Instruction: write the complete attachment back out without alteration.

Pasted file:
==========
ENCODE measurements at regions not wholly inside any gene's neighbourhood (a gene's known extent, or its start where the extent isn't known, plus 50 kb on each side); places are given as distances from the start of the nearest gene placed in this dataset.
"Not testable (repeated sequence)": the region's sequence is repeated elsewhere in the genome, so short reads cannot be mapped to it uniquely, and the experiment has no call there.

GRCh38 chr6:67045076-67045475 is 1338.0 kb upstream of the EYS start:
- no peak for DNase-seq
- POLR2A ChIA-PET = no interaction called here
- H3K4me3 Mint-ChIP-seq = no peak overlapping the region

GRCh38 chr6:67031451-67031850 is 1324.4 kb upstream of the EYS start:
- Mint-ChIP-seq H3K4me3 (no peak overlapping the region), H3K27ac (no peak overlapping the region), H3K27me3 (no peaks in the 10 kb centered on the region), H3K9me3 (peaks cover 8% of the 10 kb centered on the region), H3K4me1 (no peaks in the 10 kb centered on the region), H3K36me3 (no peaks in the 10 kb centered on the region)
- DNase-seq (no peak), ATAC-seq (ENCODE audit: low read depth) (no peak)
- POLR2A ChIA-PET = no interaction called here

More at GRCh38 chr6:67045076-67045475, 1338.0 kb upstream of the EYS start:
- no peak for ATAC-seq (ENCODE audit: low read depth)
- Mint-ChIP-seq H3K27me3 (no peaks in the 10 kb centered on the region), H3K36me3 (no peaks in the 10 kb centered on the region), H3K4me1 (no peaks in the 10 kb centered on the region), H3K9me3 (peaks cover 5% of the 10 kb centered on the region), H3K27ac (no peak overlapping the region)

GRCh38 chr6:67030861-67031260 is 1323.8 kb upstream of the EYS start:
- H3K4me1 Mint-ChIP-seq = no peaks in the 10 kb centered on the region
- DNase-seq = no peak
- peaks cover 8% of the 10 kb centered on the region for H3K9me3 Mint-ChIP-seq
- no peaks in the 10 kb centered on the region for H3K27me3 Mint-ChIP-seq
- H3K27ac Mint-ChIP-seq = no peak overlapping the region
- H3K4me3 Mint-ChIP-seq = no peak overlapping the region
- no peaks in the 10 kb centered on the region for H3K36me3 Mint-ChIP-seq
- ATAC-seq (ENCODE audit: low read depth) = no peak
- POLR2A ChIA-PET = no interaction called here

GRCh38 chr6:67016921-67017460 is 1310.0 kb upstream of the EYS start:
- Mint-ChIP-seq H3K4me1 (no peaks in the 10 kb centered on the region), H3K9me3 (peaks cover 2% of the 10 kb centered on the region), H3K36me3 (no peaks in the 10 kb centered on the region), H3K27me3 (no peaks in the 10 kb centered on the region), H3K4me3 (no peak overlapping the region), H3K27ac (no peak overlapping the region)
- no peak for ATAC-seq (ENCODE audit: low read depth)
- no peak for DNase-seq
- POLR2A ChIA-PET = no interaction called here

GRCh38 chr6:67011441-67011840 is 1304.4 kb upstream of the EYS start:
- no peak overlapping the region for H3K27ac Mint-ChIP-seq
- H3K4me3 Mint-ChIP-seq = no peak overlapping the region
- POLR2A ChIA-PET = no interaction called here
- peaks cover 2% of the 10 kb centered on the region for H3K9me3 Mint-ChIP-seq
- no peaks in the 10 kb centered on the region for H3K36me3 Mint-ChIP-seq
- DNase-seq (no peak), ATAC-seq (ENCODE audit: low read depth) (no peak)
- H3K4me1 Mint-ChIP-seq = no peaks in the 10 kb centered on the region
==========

ENCODE measurements at regions not wholly inside any gene's neighbourhood (a gene's known extent, or its start where the extent isn't known, plus 50 kb on each side); places are given as distances from the start of the nearest gene placed in this dataset.
"Not testable (repeated sequence)": the region's sequence is repeated elsewhere in the genome, so short reads cannot be mapped to it uniquely, and the experiment has no call there.

GRCh38 chr6:67045076-67045475 is 1338.0 kb upstream of the EYS start:
- no peak for DNase-seq
- POLR2A ChIA-PET = no interaction called here
- H3K4me3 Mint-ChIP-seq = no peak overlapping the region

GRCh38 chr6:67031451-67031850 is 1324.4 kb upstream of the EYS start:
- Mint-ChIP-seq H3K4me3 (no peak overlapping the region), H3K27ac (no peak overlapping the region), H3K27me3 (no peaks in the 10 kb centered on the region), H3K9me3 (peaks cover 8% of the 10 kb centered on the region), H3K4me1 (no peaks in the 10 kb centered on the region), H3K36me3 (no peaks in the 10 kb centered on the region)
- DNase-seq (no peak), ATAC-seq (ENCODE audit: low read depth) (no peak)
- POLR2A ChIA-PET = no interaction called here

More at GRCh38 chr6:67045076-67045475, 1338.0 kb upstream of the EYS start:
- no peak for ATAC-seq (ENCODE audit: low read depth)
- Mint-ChIP-seq H3K27me3 (no peaks in the 10 kb centered on the region), H3K36me3 (no peaks in the 10 kb centered on the region), H3K4me1 (no peaks in the 10 kb centered on the region), H3K9me3 (peaks cover 5% of the 10 kb centered on the region), H3K27ac (no peak overlapping the region)

GRCh38 chr6:67030861-67031260 is 1323.8 kb upstream of the EYS start:
- H3K4me1 Mint-ChIP-seq = no peaks in the 10 kb centered on the region
- DNase-seq = no peak
- peaks cover 8% of the 10 kb centered on the region for H3K9me3 Mint-ChIP-seq
- no peaks in the 10 kb centered on the region for H3K27me3 Mint-ChIP-seq
- H3K27ac Mint-ChIP-seq = no peak overlapping the region
- H3K4me3 Mint-ChIP-seq = no peak overlapping the region
- no peaks in the 10 kb centered on the region for H3K36me3 Mint-ChIP-seq
- ATAC-seq (ENCODE audit: low read depth) = no peak
- POLR2A ChIA-PET = no interaction called here

GRCh38 chr6:67016921-67017460 is 1310.0 kb upstream of the EYS start:
- Mint-ChIP-seq H3K4me1 (no peaks in the 10 kb centered on the region), H3K9me3 (peaks cover 2% of the 10 kb centered on the region), H3K36me3 (no peaks in the 10 kb centered on the region), H3K27me3 (no peaks in the 10 kb centered on the region), H3K4me3 (no peak overlapping the region), H3K27ac (no peak overlapping the region)
- no peak for ATAC-seq (ENCODE audit: low read depth)
- no peak for DNase-seq
- POLR2A ChIA-PET = no interaction called here

GRCh38 chr6:67011441-67011840 is 1304.4 kb upstream of the EYS start:
- no peak overlapping the region for H3K27ac Mint-ChIP-seq
- H3K4me3 Mint-ChIP-seq = no peak overlapping the region
- POLR2A ChIA-PET = no interaction called here
- peaks cover 2% of the 10 kb centered on the region for H3K9me3 Mint-ChIP-seq
- no peaks in the 10 kb centered on the region for H3K36me3 Mint-ChIP-seq
- DNase-seq (no peak), ATAC-seq (ENCODE audit: low read depth) (no peak)
- H3K4me1 Mint-ChIP-seq = no peaks in the 10 kb centered on the region